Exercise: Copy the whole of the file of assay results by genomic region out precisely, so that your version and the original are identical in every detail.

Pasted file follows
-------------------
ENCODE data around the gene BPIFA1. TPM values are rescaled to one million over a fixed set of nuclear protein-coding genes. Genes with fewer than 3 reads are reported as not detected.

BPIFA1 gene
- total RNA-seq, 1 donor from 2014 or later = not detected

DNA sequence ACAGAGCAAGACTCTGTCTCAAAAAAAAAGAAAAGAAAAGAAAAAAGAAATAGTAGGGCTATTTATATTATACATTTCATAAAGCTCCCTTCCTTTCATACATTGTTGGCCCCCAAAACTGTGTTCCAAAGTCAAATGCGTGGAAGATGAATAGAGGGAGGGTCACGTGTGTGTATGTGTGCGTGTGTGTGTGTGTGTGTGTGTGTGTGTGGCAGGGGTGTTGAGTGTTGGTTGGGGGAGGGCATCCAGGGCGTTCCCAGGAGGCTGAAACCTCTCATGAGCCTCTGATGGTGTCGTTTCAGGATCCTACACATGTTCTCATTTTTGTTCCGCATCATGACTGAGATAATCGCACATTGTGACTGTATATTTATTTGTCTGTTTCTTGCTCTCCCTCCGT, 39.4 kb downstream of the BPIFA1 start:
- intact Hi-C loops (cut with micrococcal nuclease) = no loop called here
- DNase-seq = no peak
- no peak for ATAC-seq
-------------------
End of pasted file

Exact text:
ENCODE data around the gene BPIFA1. TPM values are rescaled to one million over a fixed set of nuclear protein-coding genes. Genes with fewer than 3 reads are reported as not detected.

BPIFA1 gene
- total RNA-seq, 1 donor from 2014 or later = not detected

DNA sequence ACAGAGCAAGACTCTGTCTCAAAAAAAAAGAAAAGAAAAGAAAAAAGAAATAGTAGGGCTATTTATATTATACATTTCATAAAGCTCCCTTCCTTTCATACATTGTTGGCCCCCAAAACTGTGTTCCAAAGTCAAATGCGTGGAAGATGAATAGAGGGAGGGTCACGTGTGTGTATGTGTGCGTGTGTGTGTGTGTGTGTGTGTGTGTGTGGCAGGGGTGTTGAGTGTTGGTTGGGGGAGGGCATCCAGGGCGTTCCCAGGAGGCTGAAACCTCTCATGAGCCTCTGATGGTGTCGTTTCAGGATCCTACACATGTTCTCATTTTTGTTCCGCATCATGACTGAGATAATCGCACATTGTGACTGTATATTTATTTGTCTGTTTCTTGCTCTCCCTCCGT, 39.4 kb downstream of the BPIFA1 start:
- intact Hi-C loops (cut with micrococcal nuclease) = no loop called here
- DNase-seq = no peak
- no peak for ATAC-seq